Ever since I graduated from university in 2008, I’ve worked for the same company and done similar roles, albeit in different countries around the world. Over time, work became second nature and the comfort of the known overwhelmed my ability to pursue anything different professionally. Then, Covid hit, showcasing how short, vulnerable and valuable life actually is. Nothing would ever be the same again.
Comfort zones are perhaps one of the most seductive forces of nature — the psychological equivalent of gravity. The human brain likes to repeat patterns because it consumes less energy. If you’ve worked at the same place long enough, just reading the subject line and sender of the email is enough for you to know what’s needed, without even reading the email. Imagine my shock then when my new employer told me that they don’t use emails as a form of communication. Mind. Blown. They only use slack and zoom and were permanently remote pre-Covid. I guess there’s a completely new world out there once you step out of your comfort zone.
When you’re in your comfort zone, things don’t feel great, they just feel too good to be true. You have a job, are paid decently and work smarter than you do harder. Over time, you begin to coast in your role. And when you coast at your job, you coast at life. Things become really easy. But are they healthy? That’s a question you try to shoo away like mosquitos after monsoon season in Karachi.
It’s fun to flirt with the idea of leaving your comfort zone. But it’s only fun when you’re flirting at the edge of leaving your comfort zone, not actually leaving the comfort zone itself. The fear of leaving the known for the unknown is paralysing. It paralysed me for 13 years. I thought death and destruction awaited me outside my comfort zone. That was my brain playing tricks on me because I couldn’t have been more wrong.
Eventually, the comfort zone becomes suffocating too. You realise it’s unhealthy, almost inhuman not to push yourself to do everything you’re capable of, instead of doing the minimum needed to keep coasting. The calculus of the comfort zone begins to change. In some strange way, you become uncomfortable in your own comfort zone. But the final barrier remains. No, not opportunity. It’s your comfort zone’s best friend; fear.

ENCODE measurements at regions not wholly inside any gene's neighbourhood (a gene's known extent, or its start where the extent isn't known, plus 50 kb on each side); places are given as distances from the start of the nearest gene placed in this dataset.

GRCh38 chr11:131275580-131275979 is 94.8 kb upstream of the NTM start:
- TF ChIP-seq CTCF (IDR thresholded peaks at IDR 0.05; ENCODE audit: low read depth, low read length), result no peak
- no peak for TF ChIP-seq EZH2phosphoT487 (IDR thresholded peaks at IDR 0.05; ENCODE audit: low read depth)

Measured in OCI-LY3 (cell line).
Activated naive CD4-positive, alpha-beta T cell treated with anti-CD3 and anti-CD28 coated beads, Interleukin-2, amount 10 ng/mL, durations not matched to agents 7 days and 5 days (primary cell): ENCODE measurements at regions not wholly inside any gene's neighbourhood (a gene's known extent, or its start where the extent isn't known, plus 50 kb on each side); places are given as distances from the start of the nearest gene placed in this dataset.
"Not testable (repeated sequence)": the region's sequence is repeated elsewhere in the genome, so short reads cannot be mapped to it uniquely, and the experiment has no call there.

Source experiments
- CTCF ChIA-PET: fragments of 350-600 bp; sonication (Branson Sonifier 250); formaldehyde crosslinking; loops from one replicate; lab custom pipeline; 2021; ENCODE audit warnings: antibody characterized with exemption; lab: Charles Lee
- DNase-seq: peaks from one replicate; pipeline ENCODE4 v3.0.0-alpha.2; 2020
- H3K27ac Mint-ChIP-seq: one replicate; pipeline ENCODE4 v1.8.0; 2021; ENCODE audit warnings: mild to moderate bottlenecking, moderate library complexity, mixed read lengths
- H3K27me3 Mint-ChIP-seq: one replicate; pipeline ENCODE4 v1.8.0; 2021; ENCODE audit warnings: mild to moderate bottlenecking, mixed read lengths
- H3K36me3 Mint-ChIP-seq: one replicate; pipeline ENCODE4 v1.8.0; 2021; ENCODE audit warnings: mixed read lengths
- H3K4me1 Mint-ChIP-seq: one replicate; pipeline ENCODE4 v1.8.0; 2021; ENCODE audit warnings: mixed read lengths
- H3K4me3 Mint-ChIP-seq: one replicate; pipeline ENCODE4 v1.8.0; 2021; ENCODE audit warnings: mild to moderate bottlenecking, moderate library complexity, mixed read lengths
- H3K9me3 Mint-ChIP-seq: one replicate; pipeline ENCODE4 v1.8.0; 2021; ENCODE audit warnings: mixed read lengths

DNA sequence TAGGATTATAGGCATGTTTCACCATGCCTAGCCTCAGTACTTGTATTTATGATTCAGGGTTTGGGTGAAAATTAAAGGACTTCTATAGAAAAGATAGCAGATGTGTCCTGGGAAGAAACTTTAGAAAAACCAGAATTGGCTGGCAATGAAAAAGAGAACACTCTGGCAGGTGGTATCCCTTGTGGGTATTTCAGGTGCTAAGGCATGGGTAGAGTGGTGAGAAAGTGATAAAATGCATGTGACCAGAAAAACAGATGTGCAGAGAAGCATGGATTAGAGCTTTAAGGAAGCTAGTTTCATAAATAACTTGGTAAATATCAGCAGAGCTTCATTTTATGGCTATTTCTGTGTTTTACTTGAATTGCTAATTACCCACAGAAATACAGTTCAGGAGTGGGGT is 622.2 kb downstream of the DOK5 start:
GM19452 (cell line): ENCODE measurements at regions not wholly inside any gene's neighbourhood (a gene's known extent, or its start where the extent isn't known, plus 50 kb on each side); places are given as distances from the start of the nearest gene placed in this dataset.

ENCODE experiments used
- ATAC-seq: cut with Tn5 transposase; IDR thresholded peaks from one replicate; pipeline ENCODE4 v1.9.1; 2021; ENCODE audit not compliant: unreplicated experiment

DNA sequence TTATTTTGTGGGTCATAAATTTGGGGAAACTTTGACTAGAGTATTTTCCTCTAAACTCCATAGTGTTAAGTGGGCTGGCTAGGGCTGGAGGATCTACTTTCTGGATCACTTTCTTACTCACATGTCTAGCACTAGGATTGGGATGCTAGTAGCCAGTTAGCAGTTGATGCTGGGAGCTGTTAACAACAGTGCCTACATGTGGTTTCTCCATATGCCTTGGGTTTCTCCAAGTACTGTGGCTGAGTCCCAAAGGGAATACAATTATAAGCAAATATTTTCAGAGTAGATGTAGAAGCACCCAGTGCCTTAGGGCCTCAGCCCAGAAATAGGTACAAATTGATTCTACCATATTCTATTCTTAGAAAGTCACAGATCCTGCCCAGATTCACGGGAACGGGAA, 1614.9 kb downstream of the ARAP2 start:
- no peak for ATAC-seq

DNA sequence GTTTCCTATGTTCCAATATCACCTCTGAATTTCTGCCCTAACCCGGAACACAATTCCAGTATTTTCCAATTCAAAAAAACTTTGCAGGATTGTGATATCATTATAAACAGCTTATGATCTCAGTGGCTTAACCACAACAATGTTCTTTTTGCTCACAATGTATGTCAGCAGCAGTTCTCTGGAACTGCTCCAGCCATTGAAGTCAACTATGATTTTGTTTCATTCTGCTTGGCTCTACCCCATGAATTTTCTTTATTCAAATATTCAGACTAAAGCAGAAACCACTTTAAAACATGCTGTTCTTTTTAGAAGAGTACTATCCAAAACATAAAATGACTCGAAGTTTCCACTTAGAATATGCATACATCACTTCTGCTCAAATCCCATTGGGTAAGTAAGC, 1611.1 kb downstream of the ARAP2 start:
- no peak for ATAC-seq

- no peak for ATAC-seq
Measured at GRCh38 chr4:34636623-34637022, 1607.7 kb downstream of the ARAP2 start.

The funny thing about fear is that even the brave are afraid. Courage then is not the absence of fear but the presence of a higher purpose which drives you more than fear. In my case, that courage came from Covid. A global pandemic is a bad thing for humanity but it has small blessings buried underneath it. Perhaps the biggest blessing is perspective. When you realise that life is so fragile, assumptions begin to shatter. Why did I wake up, take a shower, get dressed, drop my kid to school, grab a coffee and drive to work all before 9am? I could have just gotten up at 8:55am, threw on a half decent shirt and tuned into a zoom meeting. If it’s possible for me to work remotely, be a better worker and be able to spend more time with my family, what other assumptions about my life should I challenge?
In my case, the biggest assumption that Covid forced me to challenge was the idea that I couldn’t pursue a mission-driven life or career because I come from a middle class background and we can’t afford to take those kinds of risks. Covid essentially reframed what risk means by making the invisible risks of life visible. Life itself is pretty fragile and 99% of your life is determined by factors outside your control — which country you were born in, what is your parents’ economic status, whether your immune system can brave a global pandemic. We exaggerate the importance of decisions within our actual sphere of influence. Truth is that taking a new, mission-driven career move isn’t as big a risk as living this short life doing things that don’t fulfil you in ways that other things might. And the only way to find out if something new is the right thing to do is to actually try it.
Published in The Express Tribune, September 5th, 2021.
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